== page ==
His real name is Ali Iezid Izz-Edim Ibn Salim Hank Malba Tahan, and he wrote in Arabic in the style favoured by the famed Arabian Knights. His short stories were translated into Portuguese, and this book has mathematical themes. It is a reader’s delight with the logic problems that ‘the man who counts’ faces and solves. Just to entice the reader this is how the book, set in 13th century Arabia draws you in…
“In the name of Allah, the Most Beneficent, The Most Merciful! I was on the Baghdad road, returning at my camel’s slow pace from an excursion to the famous city of Samarra, on the banks of the Tigris, when I saw a modestly dressed traveller, sitting on a rock, who looked like he was recuperating from a voyage. I was about to offer the perfunctory salaam of travellers when, to my great surprise, he rose and said ceremoniously, “One million, four hundred and twenty-three thousand, seven hundred and forty-five.” He quickly sat down and lapsed into silence, his head resting in his hands, as if he were absorbed in meditation. I stopped at some distance and stood watching him, as if he were a historic monument to the legendary past. A few moments later, the man again rose to his feet and. in a clear, deliberate voice, called out another, equally fabulous number, “Two million, thirty and twenty-one thousand, eight hundred and sixty-six.”
The above is a magic square, and “After studying both objects carefully, the Man Who Counted spoke as follows: ‘This interesting square of numbers the calligrapher left behind is what we call a magic square. Let us take a square and divide it up into four or nine or 16 equal boxes. Put a number in each of these boxes. When the sum of the numbers in any line or column or diagonal always adds up to the same result, we have a magic square… The numbers in the separate boxes must all be different. It is impossible to construct a magic square with only four boxes.'” His math expertise range from dividing the inheritance of 35 camels among 3 sons in the proportion of 1/2, 1/3 and 1/9 to asking 3 questions of 5 veiled girls to find out which of them ad blue eyes and who had black. I remember growing up on such stories and here I find them all gathered in one book, that fires my imagination and re ignites my drive to learn more. How can you “arrange ten soldiers in five rows in such a way that each row has four soldiers?”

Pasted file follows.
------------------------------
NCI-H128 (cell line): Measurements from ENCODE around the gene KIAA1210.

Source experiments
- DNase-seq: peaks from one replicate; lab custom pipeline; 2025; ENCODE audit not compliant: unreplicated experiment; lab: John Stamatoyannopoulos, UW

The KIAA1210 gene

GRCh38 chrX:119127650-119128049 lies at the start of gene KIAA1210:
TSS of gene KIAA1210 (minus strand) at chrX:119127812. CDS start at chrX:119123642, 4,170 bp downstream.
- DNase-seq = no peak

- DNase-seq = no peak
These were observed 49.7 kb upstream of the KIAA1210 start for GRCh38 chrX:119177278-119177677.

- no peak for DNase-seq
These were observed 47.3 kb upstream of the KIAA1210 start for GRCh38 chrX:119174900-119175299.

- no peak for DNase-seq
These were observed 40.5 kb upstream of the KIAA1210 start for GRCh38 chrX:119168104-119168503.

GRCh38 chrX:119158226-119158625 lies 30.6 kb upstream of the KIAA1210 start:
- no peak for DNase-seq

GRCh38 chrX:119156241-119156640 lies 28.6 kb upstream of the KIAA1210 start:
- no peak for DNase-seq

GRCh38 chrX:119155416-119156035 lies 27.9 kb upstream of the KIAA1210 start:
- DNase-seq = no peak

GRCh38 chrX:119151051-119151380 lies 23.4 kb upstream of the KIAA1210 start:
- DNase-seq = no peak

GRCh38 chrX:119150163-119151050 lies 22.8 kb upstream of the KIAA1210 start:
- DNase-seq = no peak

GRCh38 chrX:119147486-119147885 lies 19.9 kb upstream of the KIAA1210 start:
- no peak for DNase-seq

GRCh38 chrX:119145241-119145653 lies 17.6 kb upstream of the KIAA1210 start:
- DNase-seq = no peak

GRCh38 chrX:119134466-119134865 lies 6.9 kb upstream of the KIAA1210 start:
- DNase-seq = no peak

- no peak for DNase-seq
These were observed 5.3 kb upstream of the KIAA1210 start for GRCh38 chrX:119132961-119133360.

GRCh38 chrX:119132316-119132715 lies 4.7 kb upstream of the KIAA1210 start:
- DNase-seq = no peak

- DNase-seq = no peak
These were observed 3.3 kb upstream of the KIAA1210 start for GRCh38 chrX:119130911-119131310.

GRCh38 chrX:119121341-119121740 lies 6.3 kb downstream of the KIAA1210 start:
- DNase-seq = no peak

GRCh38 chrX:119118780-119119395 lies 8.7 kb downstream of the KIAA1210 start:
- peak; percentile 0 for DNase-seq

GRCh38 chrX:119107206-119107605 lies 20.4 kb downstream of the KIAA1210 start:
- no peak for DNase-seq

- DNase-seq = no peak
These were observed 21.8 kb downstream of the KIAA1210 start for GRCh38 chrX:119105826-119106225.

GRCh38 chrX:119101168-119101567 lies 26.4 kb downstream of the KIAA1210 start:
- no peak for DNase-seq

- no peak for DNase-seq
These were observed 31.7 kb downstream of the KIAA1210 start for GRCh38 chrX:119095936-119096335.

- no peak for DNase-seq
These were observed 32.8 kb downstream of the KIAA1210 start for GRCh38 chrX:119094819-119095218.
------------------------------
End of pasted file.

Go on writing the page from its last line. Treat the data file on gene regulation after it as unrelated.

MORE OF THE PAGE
In a romantic setting, with vizers and princes and against the background of Islamic tradition of learning, we are challenged to solve logical math problems, that the man who counts needs only a moment to simplify and produce results. For example do you know the magic of the number 4? Read the book to find out.
Malba Tahan does not and never existed, he was the pen-name of Julio Cesar de Mello e Souza, a maths teacher from Rio de Janeiro. “His love of maths had led him to a fascination with Islamic science and he decided to write stories about ancient Arabia using the nom de plume Malba Tahan. He died in 1974, by which time he had sold more than a million books in Brazil. The Man Who Counted remains his most famous, and it is still in print. ” Enough said, read the book. Below is a link to download it for free.
Archimedes of Syracus (287-212 B. C. E) says, “There are things which seem incredible to most men who have not studied Mathematics.”
Issac Newton says, “Truth is ever to be found in the simplicity, and not in the multiplicity and confusion of things.”
And finally, Al-Khawarizimi the father of Algebra, considered his work as worship to God. I leave you with this thought…